close by. My grandfather on Momís side died before I can
remember. All lived within two blocks of each other.
Dad had a very large family. His mother
died when he lived on the farm in Posey County, Indiana near the
town of Mount Vernon. His father couldnít keep the farm going
and moved them to town. But shortly he died of spinal meningitis
and his older sisters raised them. Stella was the oldest and
became his new mom. Dad had seven sisters and two brothers. The
boys were all the youngest. If they were the oldest, chances are
his dad could have made a go of the farm. The farmhouse he was
born in is still in very good shape and Harold and I have
separately visited it. Uncle Bob was dadís non-identical twin.
They really looked identical in many ways. I remember visiting
Bob in mid 80s when he was in his 70s and seeing such a strong
resemblance. Dadís other brother was Bill and was nicknamed
Stocky from the time he used to like to hang around the
stockyards and see the cattle and the operations there. He was 6
ft 5 inches tall and stood out in a crowd in that generation.
I remember we would visit Aunt Lula and
Aunt Eva in their homes closer to downtown Both their husbands
worked for the railroad. Many did in those days. They had no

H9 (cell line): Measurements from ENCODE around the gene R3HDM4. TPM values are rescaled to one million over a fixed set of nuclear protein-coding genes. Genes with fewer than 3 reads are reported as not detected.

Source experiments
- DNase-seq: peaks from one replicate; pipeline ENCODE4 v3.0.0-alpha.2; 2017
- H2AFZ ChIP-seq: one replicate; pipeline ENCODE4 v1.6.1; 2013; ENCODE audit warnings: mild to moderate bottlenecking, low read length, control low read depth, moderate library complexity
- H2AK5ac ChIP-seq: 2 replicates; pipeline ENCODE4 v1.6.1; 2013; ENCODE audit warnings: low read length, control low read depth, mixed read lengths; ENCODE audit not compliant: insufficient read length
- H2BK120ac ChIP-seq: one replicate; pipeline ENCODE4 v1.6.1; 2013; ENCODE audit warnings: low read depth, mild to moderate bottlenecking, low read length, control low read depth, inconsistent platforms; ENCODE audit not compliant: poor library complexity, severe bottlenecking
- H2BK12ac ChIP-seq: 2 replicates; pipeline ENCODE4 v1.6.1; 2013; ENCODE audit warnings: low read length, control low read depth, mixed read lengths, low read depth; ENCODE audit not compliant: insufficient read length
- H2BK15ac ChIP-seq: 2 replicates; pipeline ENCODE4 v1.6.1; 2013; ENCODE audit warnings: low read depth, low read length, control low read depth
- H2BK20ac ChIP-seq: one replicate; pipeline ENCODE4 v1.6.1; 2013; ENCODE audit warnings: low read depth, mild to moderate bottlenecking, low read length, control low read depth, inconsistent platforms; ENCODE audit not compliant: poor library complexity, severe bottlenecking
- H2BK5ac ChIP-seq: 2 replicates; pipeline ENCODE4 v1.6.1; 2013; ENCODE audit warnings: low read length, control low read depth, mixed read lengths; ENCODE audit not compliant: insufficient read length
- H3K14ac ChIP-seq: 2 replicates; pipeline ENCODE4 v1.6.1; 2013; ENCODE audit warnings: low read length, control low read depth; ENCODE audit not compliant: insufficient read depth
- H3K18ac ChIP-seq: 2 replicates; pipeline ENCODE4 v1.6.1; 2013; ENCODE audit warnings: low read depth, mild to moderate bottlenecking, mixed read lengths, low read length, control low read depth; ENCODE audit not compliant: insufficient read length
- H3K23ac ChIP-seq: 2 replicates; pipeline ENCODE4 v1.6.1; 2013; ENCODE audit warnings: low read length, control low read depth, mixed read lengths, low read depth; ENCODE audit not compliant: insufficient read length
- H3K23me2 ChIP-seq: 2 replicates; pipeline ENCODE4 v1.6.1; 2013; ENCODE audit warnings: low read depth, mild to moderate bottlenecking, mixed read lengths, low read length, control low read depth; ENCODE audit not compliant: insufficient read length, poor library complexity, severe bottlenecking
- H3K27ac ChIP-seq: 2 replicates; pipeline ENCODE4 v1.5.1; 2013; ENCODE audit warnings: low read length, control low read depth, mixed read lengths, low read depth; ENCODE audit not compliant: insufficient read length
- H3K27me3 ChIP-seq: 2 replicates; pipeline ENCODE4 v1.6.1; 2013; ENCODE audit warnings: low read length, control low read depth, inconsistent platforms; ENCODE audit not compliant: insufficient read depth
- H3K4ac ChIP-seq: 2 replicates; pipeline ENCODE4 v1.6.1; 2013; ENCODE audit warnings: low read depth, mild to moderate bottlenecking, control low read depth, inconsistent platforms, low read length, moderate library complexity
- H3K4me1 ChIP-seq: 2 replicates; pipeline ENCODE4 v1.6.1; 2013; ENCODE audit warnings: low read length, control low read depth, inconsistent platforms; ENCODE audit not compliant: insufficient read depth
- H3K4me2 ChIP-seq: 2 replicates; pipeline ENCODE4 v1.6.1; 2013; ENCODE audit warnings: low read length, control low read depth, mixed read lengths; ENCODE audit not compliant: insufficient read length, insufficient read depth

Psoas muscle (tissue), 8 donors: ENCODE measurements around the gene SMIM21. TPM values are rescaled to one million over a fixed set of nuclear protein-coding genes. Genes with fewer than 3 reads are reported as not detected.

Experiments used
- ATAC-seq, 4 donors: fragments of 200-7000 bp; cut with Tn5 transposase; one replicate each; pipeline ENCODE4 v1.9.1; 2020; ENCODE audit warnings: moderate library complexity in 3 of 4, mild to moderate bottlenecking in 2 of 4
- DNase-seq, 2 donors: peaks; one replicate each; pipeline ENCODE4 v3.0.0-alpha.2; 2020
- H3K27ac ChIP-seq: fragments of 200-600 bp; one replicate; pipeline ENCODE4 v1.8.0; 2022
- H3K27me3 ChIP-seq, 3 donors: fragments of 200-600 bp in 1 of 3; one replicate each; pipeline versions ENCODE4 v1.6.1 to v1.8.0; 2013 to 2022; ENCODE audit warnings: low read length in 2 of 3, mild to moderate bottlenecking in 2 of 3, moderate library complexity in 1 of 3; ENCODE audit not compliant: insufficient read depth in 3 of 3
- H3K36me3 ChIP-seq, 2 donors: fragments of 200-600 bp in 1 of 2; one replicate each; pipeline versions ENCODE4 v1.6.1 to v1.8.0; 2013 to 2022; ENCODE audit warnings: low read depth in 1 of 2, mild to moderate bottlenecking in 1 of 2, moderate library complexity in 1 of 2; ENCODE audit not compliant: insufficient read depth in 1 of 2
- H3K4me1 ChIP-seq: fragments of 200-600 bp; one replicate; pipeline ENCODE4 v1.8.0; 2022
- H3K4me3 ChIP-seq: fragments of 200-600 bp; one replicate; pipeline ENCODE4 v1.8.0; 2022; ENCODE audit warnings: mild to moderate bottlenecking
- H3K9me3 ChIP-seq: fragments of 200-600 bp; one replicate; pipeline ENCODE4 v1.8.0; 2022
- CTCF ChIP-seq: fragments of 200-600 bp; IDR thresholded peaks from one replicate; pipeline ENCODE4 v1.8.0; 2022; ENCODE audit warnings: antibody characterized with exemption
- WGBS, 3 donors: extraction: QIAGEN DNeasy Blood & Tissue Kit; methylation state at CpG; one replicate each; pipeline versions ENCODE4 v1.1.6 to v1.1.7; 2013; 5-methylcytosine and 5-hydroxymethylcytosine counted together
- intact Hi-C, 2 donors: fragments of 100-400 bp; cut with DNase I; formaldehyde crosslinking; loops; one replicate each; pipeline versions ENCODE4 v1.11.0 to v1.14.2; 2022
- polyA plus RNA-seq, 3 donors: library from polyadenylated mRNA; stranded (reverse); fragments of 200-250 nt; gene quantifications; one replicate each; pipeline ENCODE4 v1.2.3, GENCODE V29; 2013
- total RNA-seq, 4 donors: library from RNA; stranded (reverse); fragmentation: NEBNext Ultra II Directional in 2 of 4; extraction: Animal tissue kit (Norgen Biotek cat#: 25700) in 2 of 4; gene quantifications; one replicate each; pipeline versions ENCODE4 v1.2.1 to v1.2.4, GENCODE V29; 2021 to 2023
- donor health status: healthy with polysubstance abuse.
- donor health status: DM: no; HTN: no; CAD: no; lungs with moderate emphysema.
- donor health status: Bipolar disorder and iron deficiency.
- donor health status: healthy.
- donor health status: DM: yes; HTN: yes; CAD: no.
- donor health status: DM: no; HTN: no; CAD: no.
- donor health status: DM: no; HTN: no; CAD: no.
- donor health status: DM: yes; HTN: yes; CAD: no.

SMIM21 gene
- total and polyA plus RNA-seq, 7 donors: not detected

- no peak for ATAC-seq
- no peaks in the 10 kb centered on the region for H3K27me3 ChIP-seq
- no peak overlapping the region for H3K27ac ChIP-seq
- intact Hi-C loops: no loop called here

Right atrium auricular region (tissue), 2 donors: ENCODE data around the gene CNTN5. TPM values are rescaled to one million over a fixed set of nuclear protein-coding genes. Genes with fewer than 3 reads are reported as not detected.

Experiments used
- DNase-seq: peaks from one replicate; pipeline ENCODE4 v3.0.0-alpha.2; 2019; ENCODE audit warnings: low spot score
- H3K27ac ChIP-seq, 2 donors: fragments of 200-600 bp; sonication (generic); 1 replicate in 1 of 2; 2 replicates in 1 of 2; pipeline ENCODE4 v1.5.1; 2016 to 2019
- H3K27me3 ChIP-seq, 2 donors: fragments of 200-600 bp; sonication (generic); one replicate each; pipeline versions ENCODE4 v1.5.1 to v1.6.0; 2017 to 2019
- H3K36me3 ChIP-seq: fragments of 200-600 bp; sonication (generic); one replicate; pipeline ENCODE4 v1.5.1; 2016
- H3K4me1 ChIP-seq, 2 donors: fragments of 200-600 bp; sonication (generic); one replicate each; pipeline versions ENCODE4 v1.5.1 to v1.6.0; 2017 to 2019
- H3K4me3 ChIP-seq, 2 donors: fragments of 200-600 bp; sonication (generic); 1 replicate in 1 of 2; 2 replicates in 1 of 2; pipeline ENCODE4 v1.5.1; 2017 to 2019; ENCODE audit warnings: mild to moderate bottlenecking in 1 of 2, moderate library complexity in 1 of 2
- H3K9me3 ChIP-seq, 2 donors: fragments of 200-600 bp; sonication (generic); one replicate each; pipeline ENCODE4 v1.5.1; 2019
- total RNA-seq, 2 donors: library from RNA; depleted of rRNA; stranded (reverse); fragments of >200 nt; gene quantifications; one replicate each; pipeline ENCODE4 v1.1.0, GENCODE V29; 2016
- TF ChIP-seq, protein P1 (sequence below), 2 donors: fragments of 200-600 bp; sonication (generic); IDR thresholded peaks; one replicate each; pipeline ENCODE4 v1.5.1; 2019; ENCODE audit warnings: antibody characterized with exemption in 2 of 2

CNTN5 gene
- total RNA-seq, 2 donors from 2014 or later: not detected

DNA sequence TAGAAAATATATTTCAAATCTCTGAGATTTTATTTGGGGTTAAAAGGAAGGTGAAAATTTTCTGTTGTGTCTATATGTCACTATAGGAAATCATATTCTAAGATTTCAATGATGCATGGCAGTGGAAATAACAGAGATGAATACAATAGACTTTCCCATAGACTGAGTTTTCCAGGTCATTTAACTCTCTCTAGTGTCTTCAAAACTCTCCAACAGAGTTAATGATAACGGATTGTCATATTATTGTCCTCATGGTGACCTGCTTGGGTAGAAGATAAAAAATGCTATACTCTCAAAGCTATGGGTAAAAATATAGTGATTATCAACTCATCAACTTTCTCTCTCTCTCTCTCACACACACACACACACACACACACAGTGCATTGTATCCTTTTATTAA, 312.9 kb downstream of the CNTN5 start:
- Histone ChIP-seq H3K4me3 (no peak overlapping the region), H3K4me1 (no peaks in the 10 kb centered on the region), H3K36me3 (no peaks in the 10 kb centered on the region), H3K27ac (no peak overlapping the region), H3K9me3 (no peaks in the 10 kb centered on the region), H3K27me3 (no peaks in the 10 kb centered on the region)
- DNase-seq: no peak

children at home at that time so how to keep little Howard quiet
while they talked was a problem. I would get stern lectures on
the way home about being too rambunctious. Going to Aunt Graceís
large two story house was a different story. She had kids of
every age and type. We would have fun with the piano and just
playing kids play. Marlene was the closest to my age. Marlene
later spent years taking care of Stocky and his wife in their
last years and was very selfless in that. Going to visit Aunt
Lillian gave me a curiosity about their pot bellied stove.
Shirley was about my age also and I remember our playing there.
There were some traditions that were
special. Christmas Eve was often at Aunt Ruth and Uncle Franks.
There would be presents for all the kids. Aunt Ruth really loved
to decorate for Christmas and it was special to her. Momís
uncle Benjamin Barth "Ben" would have family picnics
that I believe were annual. Probably on his birthday. They were
in a park. Maybe Garvins or Mesker. He would make a delicious
beef vegetable soup that was special in that the ingredients
were ground up before cooking. The texture and taste was fairly
homogeneous that way and it was easy to eat. Several generations
of our family ate momís version of Uncle Benís "Burgo"